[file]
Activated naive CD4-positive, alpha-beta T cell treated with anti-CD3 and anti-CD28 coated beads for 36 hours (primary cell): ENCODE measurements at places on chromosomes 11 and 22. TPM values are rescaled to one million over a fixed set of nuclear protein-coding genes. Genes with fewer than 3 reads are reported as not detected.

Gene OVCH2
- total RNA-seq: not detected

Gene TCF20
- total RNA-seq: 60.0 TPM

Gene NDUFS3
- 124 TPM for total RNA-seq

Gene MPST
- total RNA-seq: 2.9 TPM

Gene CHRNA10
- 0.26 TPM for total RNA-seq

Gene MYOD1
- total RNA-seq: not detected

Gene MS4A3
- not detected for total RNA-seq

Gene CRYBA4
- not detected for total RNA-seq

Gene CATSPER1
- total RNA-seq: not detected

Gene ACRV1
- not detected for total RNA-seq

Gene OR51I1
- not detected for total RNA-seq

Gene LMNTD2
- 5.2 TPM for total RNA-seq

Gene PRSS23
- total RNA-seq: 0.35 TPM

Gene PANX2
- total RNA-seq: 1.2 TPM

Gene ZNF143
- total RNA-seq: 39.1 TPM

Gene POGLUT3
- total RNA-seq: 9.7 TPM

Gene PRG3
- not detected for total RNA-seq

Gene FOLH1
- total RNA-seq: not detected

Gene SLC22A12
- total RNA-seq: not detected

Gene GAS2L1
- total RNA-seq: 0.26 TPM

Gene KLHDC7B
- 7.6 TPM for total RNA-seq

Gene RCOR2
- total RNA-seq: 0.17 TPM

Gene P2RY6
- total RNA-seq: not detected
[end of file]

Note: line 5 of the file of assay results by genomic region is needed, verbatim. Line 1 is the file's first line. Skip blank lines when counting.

- total RNA-seq: 60.0 TPM